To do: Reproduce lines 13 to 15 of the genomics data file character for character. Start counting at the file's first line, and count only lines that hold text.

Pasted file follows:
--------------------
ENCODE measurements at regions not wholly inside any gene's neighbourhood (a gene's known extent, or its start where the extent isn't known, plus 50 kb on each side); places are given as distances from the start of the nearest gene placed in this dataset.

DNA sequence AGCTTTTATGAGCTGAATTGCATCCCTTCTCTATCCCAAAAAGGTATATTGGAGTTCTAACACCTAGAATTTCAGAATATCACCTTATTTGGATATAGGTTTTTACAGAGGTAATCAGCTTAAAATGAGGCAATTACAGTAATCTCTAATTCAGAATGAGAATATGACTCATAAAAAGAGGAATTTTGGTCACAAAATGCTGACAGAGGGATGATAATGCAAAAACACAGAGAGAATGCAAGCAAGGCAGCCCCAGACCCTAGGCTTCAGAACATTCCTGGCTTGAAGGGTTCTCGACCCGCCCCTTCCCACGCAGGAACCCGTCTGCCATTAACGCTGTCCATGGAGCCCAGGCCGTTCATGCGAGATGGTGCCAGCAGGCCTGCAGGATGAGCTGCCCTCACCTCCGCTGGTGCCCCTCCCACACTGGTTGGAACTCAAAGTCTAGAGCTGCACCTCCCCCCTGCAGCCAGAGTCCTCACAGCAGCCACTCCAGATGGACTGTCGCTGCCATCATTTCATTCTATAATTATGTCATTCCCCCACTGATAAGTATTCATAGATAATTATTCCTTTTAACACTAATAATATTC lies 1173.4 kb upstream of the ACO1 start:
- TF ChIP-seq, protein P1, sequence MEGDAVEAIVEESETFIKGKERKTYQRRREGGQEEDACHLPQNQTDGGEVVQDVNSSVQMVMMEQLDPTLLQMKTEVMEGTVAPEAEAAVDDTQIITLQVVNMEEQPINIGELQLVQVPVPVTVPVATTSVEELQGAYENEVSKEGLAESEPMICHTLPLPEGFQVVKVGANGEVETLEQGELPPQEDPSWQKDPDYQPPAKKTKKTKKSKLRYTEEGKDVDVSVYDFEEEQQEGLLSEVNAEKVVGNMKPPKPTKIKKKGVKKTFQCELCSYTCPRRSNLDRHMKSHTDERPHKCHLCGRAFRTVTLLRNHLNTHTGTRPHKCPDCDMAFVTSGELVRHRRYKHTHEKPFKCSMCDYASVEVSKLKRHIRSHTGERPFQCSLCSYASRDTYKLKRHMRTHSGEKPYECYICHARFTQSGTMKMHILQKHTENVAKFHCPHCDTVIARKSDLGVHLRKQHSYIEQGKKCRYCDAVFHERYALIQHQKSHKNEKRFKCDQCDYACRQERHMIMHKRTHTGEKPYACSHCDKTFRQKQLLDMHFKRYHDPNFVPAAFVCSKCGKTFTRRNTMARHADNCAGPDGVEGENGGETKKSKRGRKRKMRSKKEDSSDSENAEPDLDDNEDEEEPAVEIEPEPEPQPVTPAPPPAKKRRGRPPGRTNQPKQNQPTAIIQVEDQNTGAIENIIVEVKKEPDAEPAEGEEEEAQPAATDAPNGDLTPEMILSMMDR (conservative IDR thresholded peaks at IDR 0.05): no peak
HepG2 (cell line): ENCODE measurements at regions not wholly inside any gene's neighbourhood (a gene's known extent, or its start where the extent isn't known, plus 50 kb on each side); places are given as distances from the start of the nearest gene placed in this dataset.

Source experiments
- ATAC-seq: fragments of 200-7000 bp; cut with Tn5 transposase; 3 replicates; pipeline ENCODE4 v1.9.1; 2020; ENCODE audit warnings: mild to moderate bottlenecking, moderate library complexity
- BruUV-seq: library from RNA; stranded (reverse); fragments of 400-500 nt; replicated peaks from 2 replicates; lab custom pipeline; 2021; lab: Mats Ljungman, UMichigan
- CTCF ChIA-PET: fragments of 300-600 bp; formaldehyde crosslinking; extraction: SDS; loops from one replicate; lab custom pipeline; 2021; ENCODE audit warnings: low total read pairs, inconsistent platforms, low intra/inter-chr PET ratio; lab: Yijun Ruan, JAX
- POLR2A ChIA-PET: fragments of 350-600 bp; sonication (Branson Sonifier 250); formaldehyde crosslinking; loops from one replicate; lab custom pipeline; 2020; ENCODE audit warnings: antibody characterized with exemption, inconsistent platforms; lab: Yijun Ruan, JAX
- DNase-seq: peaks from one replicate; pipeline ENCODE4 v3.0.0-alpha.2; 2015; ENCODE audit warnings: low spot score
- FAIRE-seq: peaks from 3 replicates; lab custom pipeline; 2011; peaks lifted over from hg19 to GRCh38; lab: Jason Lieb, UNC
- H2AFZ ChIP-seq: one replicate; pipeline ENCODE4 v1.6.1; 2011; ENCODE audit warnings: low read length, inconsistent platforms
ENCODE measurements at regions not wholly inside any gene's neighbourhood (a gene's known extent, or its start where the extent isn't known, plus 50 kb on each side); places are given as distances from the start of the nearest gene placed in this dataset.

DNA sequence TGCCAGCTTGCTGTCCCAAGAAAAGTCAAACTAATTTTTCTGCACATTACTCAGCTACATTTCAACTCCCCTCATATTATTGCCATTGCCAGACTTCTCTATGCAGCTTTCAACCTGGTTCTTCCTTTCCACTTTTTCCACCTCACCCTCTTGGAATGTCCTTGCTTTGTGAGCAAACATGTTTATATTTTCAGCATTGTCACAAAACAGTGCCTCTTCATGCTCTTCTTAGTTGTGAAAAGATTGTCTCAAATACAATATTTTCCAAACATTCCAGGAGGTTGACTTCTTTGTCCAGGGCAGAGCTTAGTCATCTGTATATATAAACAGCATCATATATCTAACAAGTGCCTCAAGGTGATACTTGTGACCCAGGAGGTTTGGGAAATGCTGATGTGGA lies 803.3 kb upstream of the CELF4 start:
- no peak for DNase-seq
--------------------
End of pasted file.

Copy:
ENCODE measurements at regions not wholly inside any gene's neighbourhood (a gene's known extent, or its start where the extent isn't known, plus 50 kb on each side); places are given as distances from the start of the nearest gene placed in this dataset.

DNA sequence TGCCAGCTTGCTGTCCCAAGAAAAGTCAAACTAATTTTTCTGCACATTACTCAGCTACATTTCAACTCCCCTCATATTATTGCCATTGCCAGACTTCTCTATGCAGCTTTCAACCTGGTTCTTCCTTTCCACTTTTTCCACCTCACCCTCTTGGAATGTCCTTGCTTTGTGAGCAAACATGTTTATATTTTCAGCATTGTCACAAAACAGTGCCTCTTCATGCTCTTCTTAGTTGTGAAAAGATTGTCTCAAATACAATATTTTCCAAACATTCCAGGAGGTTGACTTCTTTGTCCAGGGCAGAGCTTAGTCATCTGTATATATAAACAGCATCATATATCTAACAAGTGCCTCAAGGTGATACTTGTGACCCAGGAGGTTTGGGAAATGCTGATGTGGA lies 803.3 kb upstream of the CELF4 start:
- no peak for DNase-seq